Thugs are the new Uncle Toms

You are familiar with the term, it has been used as the other ultimate insult to Black folk – ‘uncle tom’. It has been around ever since the character, Uncle Tom, made his appearance in Harriet Beecher Stowe’s anti-slavery novel, ‘Uncle Tom’s Cabin‘.

Side note: The Uncle Tom character in the novel has long been debated as whether or not he was a noble hero or the proverbial ‘uncle tom’. This article ignores the debate and focuses on the use of the term today.

The term uncle tom is generally used to insult African Americans whose political views or allegiances are viewed by critics as being detrimental to other blacks. In addition to seeming as being subservient to White America.

It is time to revisit that definition.

Why not add the word “actions”?

It would now be read like this – the term is generally used to insult African Americans whose political views, allegiances, or actions are viewed by critics as being detrimental to other blacks.

That opens up a new can of uncle tommery (yeah, I just made that up). If you add the word “actions” to the general idea, then you start seeing a lot of Black folks that are doing things that a detrimental to other blacks.

We tend to harbor this huge amount of disdain for those who “sell out” or “live to serve White folks”, but what about those people who are destroying our community and reinforcing negative images?

Rappers

Yeah, you know I had to bring them up. Now I have to say that I am a hip hop head and love the likes of A Tribe Called Quest, The Roots, Common, and underground cats like Jean Grae, MF Doom, Jazzy Jeff, and of course the beat mastery of J-Dilla.

Even though there are rappers that are producing phenomenal music, there are also those who are producing crap. You know, the music filled with the usual talking points: violence, sex, alcohol, and misogyny.

No one with a straight face can say music like that impacts the community in such a massively positive way that you would start reciting poems every morning about rainbows.

So with that said, why aren’t rappers who are negative influences regarded as uncle toms as well?

Street Thugs

Yeah, you know them – the carbon copies of what you see in music videos. The ones who think respect is gained by pulling a gun on someone or fighting someone over shoes. Those who think that the only way to make it in this world is through the misery of other Black folks.

Yep, you guessed it – shouldn’t they be considered uncle toms as well?

I’ve had a gun pulled on me twice in my life time and it is not fun. The first time, the guy got a chain and the second time the group (yes, group) got about fifty cents and a hat. I was a teenager when those instances happened and I was robbed by other teenagers. (Side note: what makes broke teens think they are going to get a dope pay day by robbing other broke teens??)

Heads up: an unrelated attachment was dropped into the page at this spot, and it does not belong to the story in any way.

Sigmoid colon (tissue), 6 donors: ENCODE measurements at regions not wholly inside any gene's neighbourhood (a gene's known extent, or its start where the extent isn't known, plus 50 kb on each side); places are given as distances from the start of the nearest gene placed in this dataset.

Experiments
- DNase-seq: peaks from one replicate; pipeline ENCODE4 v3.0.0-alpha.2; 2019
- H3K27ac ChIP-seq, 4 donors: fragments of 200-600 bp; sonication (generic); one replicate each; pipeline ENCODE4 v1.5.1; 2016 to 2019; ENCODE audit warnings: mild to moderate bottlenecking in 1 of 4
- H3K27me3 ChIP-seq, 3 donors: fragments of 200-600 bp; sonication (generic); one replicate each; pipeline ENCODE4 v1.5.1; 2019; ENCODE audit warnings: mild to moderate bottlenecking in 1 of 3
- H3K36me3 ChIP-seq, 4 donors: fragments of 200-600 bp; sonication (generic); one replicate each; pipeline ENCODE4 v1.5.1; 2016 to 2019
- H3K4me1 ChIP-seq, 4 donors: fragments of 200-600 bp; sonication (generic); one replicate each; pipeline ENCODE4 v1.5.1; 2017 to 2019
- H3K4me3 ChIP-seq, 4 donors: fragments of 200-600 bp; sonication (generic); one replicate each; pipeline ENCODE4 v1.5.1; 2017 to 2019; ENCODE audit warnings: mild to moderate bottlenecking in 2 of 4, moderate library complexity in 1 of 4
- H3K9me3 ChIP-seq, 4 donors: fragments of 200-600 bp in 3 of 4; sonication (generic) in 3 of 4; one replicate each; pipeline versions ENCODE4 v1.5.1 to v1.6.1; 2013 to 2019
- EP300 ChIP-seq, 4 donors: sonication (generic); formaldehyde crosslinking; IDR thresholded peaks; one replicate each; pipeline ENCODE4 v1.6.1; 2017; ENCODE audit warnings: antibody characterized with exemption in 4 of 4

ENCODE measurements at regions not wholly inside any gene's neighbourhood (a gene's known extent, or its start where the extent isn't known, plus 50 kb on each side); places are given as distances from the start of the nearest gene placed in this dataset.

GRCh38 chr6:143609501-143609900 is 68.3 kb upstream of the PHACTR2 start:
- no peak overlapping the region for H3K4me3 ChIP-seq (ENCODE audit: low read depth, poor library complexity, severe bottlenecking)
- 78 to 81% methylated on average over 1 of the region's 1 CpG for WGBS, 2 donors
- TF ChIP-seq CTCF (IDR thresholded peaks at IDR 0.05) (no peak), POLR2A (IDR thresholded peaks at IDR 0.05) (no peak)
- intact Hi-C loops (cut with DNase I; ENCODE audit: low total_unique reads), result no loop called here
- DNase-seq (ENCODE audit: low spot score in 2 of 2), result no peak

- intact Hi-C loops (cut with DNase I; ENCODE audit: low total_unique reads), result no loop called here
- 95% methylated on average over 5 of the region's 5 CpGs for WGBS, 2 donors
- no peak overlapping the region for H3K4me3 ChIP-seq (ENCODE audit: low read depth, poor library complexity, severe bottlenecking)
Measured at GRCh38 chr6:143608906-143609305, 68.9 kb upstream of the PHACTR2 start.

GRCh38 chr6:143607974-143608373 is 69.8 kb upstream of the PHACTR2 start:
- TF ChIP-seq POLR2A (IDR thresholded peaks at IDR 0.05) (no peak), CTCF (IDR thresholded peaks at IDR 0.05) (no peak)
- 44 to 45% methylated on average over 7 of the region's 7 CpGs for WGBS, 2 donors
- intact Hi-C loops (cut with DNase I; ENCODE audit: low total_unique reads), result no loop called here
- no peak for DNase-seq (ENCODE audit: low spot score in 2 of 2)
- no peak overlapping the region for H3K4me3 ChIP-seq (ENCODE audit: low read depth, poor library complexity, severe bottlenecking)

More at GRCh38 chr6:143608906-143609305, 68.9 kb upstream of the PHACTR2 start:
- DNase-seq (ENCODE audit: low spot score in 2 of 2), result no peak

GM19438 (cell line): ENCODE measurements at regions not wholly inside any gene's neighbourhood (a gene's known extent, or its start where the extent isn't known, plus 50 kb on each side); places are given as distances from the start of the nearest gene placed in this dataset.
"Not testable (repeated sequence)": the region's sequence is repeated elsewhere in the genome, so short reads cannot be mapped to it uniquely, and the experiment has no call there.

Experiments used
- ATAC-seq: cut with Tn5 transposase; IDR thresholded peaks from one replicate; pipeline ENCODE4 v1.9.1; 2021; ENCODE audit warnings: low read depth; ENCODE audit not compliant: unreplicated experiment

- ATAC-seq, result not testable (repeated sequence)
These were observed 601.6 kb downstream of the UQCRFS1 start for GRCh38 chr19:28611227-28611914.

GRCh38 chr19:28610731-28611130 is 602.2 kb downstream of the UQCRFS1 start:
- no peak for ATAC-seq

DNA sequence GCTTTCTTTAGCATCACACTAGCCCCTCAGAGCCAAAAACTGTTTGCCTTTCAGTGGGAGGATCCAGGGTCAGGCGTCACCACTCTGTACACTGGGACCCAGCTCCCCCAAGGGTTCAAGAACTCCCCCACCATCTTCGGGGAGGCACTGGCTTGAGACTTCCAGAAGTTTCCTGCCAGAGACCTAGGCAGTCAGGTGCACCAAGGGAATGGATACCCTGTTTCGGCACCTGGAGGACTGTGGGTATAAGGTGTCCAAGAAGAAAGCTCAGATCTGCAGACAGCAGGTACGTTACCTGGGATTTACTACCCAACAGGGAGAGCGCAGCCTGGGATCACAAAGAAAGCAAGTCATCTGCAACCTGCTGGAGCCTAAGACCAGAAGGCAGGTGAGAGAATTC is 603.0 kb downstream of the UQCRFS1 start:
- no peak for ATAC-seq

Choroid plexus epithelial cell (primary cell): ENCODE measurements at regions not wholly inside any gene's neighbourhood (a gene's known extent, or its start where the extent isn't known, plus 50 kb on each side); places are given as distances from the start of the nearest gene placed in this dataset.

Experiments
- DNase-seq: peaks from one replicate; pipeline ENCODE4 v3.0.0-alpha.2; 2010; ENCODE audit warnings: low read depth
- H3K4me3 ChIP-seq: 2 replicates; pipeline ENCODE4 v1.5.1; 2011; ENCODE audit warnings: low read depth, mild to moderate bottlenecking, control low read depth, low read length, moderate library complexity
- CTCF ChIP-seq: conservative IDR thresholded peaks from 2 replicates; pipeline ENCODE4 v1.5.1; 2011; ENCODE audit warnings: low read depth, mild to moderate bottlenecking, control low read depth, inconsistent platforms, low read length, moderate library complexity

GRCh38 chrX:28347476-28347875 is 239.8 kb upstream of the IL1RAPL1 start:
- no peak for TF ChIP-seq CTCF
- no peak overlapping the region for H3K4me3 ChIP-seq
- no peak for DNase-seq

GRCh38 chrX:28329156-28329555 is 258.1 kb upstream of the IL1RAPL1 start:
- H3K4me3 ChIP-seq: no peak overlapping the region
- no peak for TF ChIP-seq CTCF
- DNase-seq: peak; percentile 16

Those who feel the need to recite rap lyrics in public to feel ‘hard’ – and similar situations

This happened to me the other day on the subway. This dude was sitting a few seats down from me and was listening to his Ipod. The guy barely knew the lyrics he was reciting, but he knew the buzz words handily (the cuss words, anything talking about how he is going to rob someone, etc.)

It was all a show to let people know around him that he was ‘hard’. That he was not someone ‘to be messed with’.

Whenever this happens I just want to yell at the person and tell them to shut up because it makes you angry and embarrassed at the same time. If you are not familiar with this scenario, rent the Chris Rock movie, “I Think I Love My Wife”, and wait for the elevator scene where the guy gets on rapping and Chris Rock, in embarrassment, moves to the back of the elevator.

Yeah, so people who choose to spread the buffoonery – why aren’t they regarded as uncle toms?

In Conclusion

I can go on and on listing things that could be seen as uncle tomish, instead, I am going to leave you to do that in the comments.

I know there are social factors at work when it comes to the behavior of my brothas and sistahs. However, there were social factors at work 50 years ago and we chose to enlighten and empower ourselves. Why can’t that happen today?

Change happens when you choose to make change yourself. If we choose to stay in the same mindset, we will never move forward.

What next?

Kirshan Murphy is owner/editor of NubianWaves.com

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